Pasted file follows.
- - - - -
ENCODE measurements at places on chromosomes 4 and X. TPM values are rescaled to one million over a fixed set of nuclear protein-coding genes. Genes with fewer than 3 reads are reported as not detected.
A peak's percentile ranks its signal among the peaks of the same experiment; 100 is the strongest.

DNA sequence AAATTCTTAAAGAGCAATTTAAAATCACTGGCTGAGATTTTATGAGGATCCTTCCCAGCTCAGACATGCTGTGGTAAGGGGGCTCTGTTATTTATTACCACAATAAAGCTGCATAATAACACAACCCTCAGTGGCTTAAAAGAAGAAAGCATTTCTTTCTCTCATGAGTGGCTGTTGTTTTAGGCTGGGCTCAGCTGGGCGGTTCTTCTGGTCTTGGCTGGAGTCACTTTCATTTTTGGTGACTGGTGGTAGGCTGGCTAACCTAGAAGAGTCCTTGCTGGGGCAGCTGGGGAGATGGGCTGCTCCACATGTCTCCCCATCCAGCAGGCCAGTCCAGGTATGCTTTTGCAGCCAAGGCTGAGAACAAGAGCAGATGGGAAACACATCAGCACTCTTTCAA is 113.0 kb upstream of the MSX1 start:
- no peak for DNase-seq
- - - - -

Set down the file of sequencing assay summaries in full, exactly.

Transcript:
ENCODE measurements at places on chromosomes 4 and X. TPM values are rescaled to one million over a fixed set of nuclear protein-coding genes. Genes with fewer than 3 reads are reported as not detected.
A peak's percentile ranks its signal among the peaks of the same experiment; 100 is the strongest.

DNA sequence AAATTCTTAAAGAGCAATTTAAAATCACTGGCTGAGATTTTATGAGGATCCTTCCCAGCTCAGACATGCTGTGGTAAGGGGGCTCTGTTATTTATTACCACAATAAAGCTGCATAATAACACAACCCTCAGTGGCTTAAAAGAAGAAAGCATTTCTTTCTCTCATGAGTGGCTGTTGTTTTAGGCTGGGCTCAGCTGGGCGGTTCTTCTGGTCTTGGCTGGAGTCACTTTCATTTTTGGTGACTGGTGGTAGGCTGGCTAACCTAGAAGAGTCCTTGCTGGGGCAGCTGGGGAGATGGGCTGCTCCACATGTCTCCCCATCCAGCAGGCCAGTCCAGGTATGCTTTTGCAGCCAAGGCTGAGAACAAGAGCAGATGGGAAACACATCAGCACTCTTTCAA is 113.0 kb upstream of the MSX1 start:
- no peak for DNase-seq